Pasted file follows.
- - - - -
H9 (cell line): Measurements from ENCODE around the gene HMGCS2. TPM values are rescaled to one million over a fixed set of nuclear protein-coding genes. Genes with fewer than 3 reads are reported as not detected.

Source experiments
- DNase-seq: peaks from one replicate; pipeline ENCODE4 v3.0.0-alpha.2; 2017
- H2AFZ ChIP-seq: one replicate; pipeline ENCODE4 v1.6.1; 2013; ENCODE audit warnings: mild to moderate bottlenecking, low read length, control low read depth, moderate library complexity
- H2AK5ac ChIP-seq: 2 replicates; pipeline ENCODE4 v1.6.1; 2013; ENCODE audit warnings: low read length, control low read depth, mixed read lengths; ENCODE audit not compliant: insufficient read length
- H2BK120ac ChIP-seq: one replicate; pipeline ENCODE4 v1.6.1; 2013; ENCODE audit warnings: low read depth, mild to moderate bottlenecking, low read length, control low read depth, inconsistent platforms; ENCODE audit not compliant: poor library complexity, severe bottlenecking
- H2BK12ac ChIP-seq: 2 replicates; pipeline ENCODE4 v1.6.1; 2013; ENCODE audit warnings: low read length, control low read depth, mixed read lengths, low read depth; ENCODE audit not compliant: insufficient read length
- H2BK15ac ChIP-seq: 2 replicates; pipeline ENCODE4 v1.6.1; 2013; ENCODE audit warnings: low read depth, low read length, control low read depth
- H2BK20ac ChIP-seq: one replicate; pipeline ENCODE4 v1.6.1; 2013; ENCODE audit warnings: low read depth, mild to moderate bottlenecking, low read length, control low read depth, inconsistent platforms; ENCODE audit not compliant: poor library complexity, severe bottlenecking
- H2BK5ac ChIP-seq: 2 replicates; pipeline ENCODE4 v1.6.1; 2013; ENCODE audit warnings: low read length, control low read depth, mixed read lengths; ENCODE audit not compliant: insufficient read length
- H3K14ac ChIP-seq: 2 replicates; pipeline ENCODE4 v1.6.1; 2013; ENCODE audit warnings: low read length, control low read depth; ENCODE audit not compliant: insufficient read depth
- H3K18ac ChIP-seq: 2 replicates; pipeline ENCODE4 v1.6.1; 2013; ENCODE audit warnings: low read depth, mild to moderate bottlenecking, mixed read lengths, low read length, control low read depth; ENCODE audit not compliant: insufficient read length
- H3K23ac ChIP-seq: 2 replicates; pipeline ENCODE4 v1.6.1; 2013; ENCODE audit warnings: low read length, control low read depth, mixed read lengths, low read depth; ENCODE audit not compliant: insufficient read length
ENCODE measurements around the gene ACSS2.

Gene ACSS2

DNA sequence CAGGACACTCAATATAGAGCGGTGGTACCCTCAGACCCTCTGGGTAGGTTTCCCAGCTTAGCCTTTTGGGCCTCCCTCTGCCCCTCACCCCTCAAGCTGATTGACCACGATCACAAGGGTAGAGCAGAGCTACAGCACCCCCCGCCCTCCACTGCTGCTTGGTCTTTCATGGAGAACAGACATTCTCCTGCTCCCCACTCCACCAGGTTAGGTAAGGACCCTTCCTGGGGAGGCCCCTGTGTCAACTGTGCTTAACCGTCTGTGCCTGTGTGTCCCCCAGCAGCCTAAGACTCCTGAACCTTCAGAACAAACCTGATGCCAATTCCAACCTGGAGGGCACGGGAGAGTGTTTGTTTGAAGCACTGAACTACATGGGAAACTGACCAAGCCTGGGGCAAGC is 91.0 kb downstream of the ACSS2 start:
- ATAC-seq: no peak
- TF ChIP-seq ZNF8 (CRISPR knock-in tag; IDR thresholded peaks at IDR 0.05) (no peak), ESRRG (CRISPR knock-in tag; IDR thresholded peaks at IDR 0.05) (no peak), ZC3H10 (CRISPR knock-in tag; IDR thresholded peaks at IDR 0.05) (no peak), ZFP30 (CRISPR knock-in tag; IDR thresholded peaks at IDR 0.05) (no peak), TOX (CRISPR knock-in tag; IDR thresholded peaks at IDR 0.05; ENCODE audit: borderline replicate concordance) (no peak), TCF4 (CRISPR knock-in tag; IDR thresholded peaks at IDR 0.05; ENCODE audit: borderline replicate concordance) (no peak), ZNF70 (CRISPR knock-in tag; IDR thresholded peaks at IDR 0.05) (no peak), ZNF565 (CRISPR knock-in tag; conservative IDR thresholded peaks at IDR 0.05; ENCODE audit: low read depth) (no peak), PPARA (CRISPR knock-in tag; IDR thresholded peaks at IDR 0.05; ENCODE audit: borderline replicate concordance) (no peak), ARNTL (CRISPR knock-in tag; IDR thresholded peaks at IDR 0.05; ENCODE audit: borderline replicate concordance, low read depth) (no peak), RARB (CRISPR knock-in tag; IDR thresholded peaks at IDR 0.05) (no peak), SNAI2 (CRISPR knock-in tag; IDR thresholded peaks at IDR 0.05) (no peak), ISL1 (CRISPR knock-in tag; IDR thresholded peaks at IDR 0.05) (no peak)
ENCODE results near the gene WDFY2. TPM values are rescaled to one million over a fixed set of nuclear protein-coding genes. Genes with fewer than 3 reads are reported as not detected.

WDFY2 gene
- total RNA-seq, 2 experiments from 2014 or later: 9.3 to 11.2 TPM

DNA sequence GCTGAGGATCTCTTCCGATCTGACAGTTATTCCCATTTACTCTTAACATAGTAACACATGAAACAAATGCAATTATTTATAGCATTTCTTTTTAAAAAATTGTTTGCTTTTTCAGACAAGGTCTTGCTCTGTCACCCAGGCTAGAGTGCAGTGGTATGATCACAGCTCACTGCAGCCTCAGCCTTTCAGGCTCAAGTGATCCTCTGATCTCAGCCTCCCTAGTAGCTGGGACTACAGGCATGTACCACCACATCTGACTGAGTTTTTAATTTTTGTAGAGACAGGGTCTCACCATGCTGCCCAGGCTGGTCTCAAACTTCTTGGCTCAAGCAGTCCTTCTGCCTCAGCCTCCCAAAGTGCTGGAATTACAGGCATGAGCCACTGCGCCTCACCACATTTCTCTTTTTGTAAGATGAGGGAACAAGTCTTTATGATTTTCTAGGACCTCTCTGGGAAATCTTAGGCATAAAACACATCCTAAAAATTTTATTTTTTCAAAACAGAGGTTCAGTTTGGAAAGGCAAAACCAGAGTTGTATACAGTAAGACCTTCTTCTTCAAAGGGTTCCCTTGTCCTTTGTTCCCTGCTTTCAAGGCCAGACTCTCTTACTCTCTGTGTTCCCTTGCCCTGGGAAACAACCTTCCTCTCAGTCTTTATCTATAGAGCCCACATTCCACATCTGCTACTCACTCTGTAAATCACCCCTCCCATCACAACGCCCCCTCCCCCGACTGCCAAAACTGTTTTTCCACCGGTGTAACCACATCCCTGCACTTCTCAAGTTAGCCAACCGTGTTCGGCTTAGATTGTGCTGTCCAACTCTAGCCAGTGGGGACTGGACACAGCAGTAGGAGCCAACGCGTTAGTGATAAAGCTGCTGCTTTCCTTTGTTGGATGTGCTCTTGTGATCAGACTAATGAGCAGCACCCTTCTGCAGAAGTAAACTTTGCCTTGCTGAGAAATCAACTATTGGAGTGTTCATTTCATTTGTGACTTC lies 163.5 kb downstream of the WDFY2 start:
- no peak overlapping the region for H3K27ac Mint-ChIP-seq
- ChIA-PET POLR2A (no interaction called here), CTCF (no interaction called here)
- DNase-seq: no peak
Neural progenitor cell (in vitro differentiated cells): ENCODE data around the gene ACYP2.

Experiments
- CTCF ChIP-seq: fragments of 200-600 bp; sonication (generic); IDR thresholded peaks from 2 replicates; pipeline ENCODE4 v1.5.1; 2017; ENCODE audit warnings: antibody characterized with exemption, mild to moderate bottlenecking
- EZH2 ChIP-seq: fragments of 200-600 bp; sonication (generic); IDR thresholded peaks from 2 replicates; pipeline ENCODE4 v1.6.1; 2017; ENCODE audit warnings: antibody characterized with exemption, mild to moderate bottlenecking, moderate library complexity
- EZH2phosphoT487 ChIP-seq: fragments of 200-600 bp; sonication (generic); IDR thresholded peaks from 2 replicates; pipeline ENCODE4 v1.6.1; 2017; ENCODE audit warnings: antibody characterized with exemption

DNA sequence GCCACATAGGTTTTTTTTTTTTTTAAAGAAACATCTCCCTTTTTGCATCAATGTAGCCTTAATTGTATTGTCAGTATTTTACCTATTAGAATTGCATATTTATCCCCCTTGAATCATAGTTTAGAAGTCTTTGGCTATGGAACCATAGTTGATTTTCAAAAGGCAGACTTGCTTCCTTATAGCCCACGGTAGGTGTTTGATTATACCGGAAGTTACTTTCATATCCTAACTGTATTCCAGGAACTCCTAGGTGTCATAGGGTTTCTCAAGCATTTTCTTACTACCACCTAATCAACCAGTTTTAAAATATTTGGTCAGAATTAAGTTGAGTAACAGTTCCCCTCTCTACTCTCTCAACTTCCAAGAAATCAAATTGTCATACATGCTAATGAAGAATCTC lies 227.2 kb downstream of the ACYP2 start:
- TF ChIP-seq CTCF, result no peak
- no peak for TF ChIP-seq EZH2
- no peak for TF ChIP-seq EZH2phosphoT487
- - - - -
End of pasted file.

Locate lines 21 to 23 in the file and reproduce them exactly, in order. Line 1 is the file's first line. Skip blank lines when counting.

- total RNA-seq, 2 experiments from 2014 or later: 9.3 to 11.2 TPM

DNA sequence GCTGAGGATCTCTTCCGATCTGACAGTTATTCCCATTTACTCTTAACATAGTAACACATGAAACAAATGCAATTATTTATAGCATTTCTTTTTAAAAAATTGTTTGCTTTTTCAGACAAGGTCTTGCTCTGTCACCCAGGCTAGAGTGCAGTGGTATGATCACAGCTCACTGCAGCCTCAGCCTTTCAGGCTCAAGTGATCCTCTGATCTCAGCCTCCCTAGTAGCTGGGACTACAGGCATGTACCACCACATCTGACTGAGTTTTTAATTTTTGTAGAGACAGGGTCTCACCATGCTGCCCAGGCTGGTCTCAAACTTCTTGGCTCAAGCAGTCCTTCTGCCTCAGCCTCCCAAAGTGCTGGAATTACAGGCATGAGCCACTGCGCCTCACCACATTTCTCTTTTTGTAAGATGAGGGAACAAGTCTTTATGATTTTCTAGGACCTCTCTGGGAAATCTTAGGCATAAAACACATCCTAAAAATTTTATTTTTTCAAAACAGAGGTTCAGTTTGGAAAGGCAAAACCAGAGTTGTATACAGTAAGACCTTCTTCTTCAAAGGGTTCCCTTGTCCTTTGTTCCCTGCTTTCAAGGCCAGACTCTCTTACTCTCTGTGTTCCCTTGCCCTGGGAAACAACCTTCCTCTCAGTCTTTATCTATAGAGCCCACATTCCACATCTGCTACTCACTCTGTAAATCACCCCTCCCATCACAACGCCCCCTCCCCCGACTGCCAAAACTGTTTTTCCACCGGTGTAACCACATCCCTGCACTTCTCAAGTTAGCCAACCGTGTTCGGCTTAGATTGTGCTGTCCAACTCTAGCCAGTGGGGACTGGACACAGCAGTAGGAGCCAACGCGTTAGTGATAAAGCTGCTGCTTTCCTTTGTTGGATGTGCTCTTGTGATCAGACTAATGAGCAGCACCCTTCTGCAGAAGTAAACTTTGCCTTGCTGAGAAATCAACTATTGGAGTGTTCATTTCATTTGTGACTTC lies 163.5 kb downstream of the WDFY2 start:
- no peak overlapping the region for H3K27ac Mint-ChIP-seq